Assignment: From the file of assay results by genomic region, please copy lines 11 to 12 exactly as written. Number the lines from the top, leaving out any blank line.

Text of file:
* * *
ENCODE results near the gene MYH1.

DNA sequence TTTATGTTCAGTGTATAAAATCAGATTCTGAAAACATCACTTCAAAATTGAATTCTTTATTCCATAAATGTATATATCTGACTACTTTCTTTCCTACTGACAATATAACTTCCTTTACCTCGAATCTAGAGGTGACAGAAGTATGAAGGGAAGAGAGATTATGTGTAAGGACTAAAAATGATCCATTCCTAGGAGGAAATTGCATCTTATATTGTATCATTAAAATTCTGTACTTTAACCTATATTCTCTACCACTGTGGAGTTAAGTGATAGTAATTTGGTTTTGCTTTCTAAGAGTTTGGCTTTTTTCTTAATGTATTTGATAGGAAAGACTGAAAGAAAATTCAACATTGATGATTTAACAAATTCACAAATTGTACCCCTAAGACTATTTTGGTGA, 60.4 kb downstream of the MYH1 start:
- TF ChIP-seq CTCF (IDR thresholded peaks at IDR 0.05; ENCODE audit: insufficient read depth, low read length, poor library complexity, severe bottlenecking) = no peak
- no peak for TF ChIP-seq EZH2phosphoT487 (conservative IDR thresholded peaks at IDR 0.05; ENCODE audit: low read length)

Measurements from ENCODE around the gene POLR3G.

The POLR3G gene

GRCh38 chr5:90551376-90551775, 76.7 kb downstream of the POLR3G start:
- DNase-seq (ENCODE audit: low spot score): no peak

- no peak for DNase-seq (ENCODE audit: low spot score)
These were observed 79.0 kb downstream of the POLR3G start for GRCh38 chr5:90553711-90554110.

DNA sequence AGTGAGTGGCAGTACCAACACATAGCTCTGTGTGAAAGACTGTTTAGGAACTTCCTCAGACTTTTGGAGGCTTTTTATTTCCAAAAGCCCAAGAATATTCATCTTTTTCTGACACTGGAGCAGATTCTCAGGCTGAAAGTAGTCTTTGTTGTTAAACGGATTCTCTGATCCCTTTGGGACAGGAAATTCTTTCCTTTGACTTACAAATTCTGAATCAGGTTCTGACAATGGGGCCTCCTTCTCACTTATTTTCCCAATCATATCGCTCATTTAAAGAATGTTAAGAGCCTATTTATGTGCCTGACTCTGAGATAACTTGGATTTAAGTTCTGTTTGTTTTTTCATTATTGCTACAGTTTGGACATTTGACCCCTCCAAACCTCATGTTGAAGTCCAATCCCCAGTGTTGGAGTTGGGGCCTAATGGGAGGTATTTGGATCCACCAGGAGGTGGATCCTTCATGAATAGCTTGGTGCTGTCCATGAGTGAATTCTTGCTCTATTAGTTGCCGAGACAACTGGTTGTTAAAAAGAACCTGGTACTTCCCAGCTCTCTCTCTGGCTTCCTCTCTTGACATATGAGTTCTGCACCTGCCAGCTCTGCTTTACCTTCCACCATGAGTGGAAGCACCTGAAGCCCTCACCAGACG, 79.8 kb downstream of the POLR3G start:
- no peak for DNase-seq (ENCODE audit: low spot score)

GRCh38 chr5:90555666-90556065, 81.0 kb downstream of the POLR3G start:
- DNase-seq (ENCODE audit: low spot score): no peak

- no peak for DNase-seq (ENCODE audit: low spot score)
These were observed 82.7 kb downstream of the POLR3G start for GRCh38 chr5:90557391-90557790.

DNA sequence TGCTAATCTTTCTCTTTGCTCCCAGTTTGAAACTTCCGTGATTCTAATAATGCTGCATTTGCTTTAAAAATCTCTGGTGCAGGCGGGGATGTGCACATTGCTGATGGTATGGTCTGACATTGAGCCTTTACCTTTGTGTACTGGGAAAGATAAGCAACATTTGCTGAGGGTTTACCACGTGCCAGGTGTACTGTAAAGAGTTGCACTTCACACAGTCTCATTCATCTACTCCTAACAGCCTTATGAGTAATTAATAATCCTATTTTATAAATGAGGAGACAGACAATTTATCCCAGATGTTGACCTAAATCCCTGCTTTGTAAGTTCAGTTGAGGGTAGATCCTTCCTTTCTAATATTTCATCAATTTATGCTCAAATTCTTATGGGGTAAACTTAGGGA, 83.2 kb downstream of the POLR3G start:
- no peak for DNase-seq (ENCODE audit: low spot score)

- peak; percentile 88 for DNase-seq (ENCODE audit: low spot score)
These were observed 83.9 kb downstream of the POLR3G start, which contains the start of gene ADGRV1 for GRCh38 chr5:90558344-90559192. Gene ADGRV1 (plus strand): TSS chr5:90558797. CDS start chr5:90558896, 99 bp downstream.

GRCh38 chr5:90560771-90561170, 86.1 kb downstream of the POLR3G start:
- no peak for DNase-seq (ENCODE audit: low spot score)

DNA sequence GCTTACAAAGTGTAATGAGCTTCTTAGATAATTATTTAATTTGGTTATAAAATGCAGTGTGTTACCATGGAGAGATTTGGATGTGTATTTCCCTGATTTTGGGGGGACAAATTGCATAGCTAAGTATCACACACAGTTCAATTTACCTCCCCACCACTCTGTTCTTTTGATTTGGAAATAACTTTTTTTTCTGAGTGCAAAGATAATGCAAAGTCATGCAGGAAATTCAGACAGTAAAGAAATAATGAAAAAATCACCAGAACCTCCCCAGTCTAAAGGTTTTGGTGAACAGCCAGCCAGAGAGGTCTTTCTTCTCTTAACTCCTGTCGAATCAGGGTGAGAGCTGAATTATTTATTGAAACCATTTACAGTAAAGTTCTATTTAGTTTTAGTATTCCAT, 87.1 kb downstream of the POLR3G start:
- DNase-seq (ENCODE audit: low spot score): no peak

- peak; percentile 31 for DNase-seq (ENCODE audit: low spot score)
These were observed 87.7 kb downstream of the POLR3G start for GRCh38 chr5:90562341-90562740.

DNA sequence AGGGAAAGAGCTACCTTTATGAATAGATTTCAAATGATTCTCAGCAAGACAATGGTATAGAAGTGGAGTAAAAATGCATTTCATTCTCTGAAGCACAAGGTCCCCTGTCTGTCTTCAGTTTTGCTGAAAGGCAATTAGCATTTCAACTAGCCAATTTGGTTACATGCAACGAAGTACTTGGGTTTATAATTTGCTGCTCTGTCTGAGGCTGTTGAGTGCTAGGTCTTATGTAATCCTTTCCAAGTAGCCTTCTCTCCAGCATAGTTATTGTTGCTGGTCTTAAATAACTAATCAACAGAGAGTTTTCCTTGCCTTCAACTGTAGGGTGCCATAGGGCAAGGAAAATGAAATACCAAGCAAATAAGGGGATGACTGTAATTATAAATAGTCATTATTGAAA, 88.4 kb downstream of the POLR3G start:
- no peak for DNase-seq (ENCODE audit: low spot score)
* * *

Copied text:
DNA sequence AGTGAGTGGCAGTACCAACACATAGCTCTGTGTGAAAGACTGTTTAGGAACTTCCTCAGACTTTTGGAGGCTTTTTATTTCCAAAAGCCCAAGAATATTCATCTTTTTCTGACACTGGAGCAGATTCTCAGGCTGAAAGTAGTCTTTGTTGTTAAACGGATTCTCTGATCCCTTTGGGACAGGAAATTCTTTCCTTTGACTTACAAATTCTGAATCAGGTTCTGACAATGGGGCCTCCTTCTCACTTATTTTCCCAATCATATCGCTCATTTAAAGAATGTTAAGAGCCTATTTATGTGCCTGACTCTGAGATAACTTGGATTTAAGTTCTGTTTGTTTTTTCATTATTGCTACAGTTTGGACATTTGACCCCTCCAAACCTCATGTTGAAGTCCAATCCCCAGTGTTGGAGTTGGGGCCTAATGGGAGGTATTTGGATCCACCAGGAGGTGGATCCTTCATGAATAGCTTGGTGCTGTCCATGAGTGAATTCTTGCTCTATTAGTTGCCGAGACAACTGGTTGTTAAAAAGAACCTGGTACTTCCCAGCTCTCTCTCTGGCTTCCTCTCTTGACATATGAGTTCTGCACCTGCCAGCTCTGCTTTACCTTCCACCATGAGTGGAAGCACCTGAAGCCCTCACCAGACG, 79.8 kb downstream of the POLR3G start:
- no peak for DNase-seq (ENCODE audit: low spot score)